Concern for social justice has become one of the most effective ways for Christians to signal that they care about the world's poor, yet below the surface of this virtue signaling are some important issues about justice itself – of social well-being – and understanding how to be a Christian concerned with the common good. It is important to understand just how the message of the gospel applies to the well-being of the world. Jason Jewell joins us to talk about why a libertarian view of the state, society, and human action are critical concepts to understand before one arrives at a viable pursuit of social justice.
What distinguishes Christian libertarianism from secular (or other) forms of libertarianism? Is it mostly a question of motivation, or are there also differences in policy application? Do Christian libertarians sometimes even disagree with one another on policy? In this round table discussion, we explore these and other questions pertaining to what may be considered unique about a Christian perspective on libertarianism.
LCI recommends a lot of books for libertarians. Many of our regular readers or listeners may already be familiar with some of the most influential books amongst libertarian Christians, but in this episode, we're going to discuss some other, perhaps lesser-known books (as well as some of the obvious ones), and explain what relevance they have for understanding political and economic theory in light of Christianity.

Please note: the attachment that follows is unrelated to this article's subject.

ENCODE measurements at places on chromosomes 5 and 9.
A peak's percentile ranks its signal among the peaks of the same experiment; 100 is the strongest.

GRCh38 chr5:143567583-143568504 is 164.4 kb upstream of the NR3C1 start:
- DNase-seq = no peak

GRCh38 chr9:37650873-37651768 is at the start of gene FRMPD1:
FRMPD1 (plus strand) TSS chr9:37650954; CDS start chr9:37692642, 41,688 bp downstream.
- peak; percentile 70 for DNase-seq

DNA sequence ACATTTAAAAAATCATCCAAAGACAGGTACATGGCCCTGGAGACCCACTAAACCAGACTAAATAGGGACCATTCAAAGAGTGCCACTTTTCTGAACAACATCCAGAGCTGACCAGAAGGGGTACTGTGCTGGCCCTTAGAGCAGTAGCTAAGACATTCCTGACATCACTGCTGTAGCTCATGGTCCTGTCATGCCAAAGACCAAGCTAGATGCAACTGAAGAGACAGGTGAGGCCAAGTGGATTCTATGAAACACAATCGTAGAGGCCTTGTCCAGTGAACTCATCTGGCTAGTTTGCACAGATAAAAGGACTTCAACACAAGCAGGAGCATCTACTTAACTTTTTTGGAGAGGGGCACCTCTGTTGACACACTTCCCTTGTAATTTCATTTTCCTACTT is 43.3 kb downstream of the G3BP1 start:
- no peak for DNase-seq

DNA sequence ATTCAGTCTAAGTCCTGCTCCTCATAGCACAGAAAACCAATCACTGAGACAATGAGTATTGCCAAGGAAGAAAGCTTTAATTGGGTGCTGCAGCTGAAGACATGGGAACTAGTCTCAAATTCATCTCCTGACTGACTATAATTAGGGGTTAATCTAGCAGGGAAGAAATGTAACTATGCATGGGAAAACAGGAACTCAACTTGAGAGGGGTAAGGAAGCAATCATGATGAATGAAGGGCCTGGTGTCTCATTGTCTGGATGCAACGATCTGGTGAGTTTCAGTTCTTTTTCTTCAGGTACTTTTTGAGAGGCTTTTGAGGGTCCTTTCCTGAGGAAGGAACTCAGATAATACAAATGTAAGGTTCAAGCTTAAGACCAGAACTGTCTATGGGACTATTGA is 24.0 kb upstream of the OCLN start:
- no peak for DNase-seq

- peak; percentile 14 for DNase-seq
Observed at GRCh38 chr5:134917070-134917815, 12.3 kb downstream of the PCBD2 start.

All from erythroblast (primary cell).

Books covered in this episode:
It's not the Old Testament that a Christian often goes to for their theological defense of non-violence. Our guest, Matthew Curtis Fleischer, believes that the Old Testament not only sets the stage for a non-violent Jesus, but also believes Christians will find in its pages the foundations for an ethic of non-violence. A lawyer and a libertarian, Fleischer's approach will feel familiar to a libertarian audience as he explores the Scriptures with attention to important clues as to what God was doing with his people.